During a call on April 9, company leaders discussed how the coronavirus is impacting the business.

Mallory Szczepanski, Vice President of Member Relations and Publications

April 10, 2020

6 Min Read
How GFL Environmental is Weathering the Storm of COVID-19
GFL Environmental Twitter

The novel coronavirus, or COVID-19, has disrupted many services and businesses within the waste and recycling industry, which has been deemed essential. Some recycling programs have paused, some facilities have temporarily closed and some of the industry’s frontline workers have been infected with the virus.

One of the major industry players weathering this storm is Toronto-based GFL Environmental, which recently entered into the ranks of the publicly-traded solid waste players via its initial public offering. During a call with investors on April 9, company leaders discussed how the coronavirus is impacting the business.

“Founding the business in late 2006 and picking up in 2007, this management team has weathered a few different financial crises over the years with the oil collapse in 2015 and 2016,” said GFL CEO Patrick Dovigi during the call. “The reality is no one knows what’s going to happen over the next three months, but whatever it is, it will not change what our plan was for the next five years. The management is here to create shareholder value over the long term, and like many, this too shall pass. We will get through this together.”

During the call, GFL walked through an investor update presentation, which outlined how the coronavirus is impacting the company and what steps GFL is taking to keep its workers and customers safe while offering essential services.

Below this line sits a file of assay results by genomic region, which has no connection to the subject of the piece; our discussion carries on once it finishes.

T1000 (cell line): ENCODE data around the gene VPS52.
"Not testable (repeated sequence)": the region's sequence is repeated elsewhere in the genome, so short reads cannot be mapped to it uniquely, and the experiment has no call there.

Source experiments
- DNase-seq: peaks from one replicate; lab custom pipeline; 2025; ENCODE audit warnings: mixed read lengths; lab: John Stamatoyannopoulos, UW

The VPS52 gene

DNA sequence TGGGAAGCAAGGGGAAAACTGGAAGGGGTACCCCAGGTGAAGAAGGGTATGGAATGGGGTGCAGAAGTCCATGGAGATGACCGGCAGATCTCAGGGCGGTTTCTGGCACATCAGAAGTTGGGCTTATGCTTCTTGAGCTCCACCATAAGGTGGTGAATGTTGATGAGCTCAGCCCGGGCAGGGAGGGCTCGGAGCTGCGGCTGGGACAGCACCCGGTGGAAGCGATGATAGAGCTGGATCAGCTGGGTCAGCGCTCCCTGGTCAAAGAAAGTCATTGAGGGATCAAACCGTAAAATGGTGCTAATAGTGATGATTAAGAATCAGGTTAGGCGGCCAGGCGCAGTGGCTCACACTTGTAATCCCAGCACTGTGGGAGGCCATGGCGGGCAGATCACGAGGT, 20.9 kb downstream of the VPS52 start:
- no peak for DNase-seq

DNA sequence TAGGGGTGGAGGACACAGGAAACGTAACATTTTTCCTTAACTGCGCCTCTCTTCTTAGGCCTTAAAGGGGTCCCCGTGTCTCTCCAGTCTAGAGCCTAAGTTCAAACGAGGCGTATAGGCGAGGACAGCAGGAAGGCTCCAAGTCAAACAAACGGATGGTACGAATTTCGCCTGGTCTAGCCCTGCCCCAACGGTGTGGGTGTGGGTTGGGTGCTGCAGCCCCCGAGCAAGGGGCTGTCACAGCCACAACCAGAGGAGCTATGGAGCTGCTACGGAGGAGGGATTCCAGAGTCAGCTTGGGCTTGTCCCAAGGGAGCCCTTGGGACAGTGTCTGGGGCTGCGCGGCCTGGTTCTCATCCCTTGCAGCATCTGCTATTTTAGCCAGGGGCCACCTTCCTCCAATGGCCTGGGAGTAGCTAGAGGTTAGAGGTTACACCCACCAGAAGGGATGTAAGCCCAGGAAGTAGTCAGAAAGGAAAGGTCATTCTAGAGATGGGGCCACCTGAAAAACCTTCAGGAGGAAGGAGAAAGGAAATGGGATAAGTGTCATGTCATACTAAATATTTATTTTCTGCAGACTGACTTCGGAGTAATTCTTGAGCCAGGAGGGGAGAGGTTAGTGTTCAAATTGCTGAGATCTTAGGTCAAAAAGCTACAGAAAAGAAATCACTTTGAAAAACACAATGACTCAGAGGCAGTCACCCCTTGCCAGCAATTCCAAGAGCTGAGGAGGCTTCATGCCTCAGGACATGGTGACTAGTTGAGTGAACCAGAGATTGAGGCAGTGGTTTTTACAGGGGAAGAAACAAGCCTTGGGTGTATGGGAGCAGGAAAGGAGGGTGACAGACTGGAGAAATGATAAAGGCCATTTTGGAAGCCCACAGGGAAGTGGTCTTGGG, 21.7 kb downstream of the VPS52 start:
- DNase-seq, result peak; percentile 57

Here are some highlights from the call.

Protecting Employees

To keep employees safe on the job, GFL has implemented a number of best practices such as: following physical distancing protocols recommended by public health authorities; reinforcing proper hygiene practices; ramping up cleaning of facilities, high-touch surfaces, trucks and equipment; establishing a risk management team comprising senior business leads; holding daily calls to discuss and respond to the impacts of the virus on personnel and operations; ensuring appropriate personal protective equipment and sanitization/disinfectant supplies are available; and enhancing employee communications to reinforce safe practices.

“We’re very proud of the fact that out of our 12,000 employees today, we only have five known cases of [COVID-19],” said Dovigi. “Three of those employees actually live together, and we had one case in Detroit and one in the Denver market. All in all, we’ve been very fortunate, and a lot of the practices we’ve put into place are certainly working.”